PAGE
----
And then it all changed with the arrival of the Impossible Burger and Beyond Meat, two popular brands that are re-inventing the veggie burger. These two products are skyrocketing in popularity as word of their meatless meat advances gain attention. Let’s be clear, their meatless burgers are the real deal. Some might even say they are creepy real. It looks like a burger, it chews like a burger, it bleeds like a burger. And it’s made entirely of plants.

What?! Is this the Twilight Zone?

Ok. So, meat that’s not “meat.” What gives, right? A burger made entirely out of plants that still tastes like a burger.

Are They Healthy?

We all remember the magical Snackwell cookie – like so many things, too good to be true. Does it mean that meat alternatives are too good to be true as well?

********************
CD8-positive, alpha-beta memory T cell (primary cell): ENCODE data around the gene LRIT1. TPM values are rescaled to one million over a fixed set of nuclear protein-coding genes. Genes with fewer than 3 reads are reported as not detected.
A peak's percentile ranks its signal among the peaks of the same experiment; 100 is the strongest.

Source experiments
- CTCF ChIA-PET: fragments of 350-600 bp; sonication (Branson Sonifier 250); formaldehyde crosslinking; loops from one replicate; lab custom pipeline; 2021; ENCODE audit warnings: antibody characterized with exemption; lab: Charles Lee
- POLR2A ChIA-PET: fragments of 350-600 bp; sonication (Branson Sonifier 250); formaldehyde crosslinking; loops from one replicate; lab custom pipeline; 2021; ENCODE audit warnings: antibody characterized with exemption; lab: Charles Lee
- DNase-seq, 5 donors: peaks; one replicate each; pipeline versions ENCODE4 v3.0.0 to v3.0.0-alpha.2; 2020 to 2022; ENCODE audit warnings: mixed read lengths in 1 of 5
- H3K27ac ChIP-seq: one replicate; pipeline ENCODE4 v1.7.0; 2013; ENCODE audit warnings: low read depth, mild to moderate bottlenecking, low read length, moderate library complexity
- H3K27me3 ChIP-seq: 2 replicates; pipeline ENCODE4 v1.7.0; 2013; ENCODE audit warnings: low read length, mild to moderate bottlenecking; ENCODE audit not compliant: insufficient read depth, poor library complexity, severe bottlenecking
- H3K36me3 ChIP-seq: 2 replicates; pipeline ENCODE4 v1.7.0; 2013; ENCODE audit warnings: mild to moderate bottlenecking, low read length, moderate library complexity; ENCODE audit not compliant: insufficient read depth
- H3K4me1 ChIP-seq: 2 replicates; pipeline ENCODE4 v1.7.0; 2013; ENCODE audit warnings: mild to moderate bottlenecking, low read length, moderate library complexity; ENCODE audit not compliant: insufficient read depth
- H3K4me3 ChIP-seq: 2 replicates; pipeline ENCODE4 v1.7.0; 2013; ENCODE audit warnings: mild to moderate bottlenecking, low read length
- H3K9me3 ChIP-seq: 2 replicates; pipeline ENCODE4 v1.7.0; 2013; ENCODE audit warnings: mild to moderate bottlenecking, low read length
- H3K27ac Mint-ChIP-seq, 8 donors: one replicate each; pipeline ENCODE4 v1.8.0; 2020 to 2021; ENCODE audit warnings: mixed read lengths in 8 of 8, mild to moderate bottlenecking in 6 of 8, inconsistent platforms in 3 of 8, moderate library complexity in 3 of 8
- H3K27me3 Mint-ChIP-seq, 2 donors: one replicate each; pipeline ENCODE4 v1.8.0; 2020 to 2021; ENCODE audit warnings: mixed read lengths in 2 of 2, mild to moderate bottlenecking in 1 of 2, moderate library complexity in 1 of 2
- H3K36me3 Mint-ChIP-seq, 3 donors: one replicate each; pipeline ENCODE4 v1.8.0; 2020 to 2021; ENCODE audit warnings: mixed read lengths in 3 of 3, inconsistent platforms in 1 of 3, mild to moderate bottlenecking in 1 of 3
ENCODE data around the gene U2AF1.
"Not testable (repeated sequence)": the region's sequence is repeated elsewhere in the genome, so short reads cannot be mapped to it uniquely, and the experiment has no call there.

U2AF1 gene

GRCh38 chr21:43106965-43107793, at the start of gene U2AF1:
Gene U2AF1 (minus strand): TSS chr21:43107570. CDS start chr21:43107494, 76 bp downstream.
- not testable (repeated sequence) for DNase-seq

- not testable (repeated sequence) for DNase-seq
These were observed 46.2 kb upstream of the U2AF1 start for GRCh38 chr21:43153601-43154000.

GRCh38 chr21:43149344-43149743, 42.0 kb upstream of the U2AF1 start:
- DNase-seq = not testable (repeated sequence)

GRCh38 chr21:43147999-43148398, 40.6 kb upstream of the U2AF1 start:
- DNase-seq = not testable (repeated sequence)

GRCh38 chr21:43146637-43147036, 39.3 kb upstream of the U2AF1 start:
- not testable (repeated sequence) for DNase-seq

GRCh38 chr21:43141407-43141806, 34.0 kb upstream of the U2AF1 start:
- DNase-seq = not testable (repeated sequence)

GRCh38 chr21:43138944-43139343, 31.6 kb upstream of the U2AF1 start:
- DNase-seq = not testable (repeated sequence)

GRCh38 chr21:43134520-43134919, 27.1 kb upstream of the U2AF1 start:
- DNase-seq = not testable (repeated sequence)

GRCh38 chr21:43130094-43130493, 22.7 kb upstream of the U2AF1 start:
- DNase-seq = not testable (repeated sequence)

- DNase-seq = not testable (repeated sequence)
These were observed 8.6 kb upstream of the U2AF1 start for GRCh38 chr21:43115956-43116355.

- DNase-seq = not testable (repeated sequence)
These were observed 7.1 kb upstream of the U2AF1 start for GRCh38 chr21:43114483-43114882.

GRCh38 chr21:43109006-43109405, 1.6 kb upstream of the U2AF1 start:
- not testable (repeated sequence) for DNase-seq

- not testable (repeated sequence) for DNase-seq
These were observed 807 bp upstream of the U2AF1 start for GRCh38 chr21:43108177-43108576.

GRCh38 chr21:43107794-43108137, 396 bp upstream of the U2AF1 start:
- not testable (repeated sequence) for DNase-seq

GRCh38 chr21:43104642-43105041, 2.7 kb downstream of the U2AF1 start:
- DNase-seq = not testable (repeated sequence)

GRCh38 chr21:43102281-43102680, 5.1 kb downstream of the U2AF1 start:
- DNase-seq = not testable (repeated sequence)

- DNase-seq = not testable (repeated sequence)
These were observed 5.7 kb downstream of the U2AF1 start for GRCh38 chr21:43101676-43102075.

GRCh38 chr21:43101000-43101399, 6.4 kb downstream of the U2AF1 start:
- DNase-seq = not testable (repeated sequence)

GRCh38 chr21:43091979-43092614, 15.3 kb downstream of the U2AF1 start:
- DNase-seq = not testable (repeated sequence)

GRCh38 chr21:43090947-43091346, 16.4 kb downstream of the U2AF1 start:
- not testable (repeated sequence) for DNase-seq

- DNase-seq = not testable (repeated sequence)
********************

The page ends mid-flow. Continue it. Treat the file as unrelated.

The companies that produce these meat alternative options keep their recipes tightly guarded. However, a look at the ingredient lists and nutrition facts labels can give you an idea of what it takes to make these burger options and some idea about how healthy they are.

Let’s take a look…The Impossible and Beyond burgers contain higher amounts of sodium, carbs and fat than a traditional burger (so if you are on a restricted diet, check with your healthcare provider before making these a part of your meal plan). However, they also contain more iron, fiber, calcium and vitamin B12 than a traditional meat burger.

Additionally, it is important to look at the entire nutrient profile of each option and understand that:

  • The macronutrient content is very similar among each type of burger – a few more carbs in the plant burgers (which makes sense because they’re plants).